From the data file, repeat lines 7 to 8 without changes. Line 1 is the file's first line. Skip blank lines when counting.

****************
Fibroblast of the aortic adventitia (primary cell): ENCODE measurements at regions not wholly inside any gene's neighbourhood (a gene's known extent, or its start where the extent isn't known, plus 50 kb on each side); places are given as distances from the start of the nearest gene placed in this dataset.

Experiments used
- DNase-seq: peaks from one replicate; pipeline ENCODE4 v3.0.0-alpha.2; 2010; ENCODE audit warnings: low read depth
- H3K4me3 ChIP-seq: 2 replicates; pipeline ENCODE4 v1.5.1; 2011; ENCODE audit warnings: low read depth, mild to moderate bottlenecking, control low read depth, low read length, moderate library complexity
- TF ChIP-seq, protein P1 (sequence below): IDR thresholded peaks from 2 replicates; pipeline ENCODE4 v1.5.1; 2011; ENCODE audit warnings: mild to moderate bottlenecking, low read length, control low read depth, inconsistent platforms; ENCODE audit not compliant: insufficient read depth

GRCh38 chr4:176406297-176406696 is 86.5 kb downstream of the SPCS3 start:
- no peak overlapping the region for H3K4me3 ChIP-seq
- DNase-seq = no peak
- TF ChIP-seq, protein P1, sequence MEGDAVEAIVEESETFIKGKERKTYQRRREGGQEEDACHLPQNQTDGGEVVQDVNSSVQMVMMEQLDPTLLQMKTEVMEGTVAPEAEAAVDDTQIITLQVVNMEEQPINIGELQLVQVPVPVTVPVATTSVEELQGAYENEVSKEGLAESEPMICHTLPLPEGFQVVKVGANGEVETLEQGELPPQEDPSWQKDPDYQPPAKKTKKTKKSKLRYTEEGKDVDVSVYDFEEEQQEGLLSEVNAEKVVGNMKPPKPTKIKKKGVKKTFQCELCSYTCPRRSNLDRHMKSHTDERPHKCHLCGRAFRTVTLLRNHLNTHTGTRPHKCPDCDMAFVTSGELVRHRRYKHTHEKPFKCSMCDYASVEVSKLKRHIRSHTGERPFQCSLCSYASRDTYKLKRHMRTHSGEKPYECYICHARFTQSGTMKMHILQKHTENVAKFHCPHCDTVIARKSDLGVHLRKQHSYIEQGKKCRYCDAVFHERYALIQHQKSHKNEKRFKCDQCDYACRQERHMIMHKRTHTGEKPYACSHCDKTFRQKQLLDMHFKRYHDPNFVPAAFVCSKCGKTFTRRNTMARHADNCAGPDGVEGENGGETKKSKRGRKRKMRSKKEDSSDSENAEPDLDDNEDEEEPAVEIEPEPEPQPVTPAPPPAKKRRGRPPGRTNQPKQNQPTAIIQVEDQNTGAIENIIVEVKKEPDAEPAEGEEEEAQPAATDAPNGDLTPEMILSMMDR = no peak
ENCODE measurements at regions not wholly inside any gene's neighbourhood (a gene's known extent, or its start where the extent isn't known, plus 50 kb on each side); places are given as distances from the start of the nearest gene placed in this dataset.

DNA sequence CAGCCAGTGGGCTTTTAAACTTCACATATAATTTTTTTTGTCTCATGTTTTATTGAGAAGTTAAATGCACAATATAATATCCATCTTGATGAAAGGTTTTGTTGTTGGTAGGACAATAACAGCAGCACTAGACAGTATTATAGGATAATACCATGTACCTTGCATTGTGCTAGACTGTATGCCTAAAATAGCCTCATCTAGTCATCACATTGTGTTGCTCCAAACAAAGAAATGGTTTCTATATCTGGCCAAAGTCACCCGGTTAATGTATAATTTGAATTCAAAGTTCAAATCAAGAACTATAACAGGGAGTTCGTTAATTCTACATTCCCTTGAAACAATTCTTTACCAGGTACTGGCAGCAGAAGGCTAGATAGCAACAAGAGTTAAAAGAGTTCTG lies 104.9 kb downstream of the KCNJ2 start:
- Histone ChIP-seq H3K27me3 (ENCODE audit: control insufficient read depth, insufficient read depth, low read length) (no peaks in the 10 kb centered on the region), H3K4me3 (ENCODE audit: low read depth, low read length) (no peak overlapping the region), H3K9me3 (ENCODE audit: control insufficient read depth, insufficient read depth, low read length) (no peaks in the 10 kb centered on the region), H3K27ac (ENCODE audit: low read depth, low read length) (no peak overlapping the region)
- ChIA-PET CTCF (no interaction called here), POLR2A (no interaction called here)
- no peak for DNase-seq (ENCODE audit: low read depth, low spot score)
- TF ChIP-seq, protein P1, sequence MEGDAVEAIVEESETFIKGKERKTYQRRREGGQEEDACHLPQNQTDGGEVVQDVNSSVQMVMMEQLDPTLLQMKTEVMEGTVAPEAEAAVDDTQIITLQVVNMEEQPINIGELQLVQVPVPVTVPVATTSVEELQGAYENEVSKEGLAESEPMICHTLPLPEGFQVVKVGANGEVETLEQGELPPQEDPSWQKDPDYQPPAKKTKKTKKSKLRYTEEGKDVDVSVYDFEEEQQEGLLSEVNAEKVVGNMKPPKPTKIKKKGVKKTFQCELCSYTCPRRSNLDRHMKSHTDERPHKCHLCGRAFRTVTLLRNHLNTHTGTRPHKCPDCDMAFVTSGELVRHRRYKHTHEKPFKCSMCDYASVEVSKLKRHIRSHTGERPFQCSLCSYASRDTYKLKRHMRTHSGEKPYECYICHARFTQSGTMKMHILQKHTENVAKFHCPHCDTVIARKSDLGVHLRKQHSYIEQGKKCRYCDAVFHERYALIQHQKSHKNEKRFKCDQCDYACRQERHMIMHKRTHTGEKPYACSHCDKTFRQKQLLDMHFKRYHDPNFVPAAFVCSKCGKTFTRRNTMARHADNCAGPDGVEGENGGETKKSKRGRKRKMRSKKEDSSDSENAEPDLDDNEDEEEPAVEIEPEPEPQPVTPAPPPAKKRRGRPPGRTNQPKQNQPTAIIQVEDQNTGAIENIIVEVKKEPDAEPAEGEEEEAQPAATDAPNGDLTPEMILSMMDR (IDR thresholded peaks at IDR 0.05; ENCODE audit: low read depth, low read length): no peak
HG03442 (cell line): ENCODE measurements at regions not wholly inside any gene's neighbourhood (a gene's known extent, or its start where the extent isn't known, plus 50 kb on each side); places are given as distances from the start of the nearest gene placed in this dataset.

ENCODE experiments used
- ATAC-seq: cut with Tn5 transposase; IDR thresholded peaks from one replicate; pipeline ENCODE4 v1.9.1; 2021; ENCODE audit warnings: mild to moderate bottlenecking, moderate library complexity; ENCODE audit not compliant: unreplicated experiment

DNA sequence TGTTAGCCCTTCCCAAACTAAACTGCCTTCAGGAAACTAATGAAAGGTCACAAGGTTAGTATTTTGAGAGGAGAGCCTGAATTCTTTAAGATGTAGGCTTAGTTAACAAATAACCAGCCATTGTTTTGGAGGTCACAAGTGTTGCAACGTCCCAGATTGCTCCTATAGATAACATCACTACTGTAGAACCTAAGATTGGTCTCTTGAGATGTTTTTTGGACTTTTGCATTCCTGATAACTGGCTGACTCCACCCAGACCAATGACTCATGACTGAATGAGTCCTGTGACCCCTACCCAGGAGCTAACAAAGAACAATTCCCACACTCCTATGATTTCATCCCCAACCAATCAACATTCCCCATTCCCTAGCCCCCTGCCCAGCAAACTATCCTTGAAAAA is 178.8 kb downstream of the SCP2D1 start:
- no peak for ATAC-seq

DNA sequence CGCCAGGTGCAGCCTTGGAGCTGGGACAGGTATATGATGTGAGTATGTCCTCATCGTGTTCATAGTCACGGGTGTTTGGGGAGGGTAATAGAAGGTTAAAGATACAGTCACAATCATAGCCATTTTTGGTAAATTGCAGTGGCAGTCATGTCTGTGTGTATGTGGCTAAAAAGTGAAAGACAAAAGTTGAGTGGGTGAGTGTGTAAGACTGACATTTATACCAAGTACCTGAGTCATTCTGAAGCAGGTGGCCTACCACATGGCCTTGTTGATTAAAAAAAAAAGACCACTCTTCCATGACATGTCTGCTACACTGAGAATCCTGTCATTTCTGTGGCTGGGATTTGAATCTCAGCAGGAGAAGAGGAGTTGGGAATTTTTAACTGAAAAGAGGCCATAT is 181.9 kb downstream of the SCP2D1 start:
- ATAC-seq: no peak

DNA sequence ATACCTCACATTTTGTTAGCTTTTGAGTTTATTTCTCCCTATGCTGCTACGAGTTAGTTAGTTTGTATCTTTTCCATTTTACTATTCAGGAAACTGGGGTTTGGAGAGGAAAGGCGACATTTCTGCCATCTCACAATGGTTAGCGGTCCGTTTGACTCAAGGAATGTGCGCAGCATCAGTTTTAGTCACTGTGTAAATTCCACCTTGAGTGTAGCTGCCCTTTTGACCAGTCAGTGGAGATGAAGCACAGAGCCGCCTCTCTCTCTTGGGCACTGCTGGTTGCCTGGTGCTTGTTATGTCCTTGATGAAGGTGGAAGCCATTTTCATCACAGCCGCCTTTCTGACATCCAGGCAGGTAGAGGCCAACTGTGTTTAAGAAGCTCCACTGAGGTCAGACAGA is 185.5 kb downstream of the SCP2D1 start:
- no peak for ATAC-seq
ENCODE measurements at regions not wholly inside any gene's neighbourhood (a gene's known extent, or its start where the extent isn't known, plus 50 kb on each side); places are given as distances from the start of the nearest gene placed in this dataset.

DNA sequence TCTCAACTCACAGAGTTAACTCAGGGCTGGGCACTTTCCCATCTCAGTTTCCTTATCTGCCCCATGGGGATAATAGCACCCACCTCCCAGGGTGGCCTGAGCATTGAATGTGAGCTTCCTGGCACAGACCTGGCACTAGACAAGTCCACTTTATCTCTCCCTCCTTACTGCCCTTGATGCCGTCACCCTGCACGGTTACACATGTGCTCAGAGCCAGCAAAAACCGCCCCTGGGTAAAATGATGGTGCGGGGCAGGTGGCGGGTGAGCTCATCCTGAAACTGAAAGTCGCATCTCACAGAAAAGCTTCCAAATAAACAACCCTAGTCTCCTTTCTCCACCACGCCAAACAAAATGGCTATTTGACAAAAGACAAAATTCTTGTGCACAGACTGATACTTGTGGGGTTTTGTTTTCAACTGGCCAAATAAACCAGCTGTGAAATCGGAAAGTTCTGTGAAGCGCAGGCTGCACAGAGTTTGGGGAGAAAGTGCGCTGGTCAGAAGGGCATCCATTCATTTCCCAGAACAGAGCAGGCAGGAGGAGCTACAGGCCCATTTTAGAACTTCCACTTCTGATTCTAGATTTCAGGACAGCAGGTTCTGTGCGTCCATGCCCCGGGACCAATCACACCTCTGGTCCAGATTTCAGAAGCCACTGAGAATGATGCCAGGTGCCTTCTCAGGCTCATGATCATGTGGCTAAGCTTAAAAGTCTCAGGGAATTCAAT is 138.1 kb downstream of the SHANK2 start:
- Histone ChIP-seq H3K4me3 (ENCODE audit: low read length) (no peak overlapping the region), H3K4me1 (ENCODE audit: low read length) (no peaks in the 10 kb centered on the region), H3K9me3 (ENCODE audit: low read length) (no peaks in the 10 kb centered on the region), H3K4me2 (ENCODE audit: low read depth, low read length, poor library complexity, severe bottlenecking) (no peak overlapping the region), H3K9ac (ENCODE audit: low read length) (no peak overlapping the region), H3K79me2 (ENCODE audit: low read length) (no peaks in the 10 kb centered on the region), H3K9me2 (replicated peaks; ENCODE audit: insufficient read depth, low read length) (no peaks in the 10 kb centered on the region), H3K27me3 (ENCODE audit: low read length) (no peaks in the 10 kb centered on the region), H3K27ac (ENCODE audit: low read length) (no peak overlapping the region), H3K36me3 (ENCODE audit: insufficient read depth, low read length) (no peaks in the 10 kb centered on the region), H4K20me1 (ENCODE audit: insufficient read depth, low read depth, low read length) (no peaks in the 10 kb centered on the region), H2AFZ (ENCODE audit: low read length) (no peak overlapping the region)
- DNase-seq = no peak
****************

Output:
- no peak overlapping the region for H3K4me3 ChIP-seq
- DNase-seq = no peak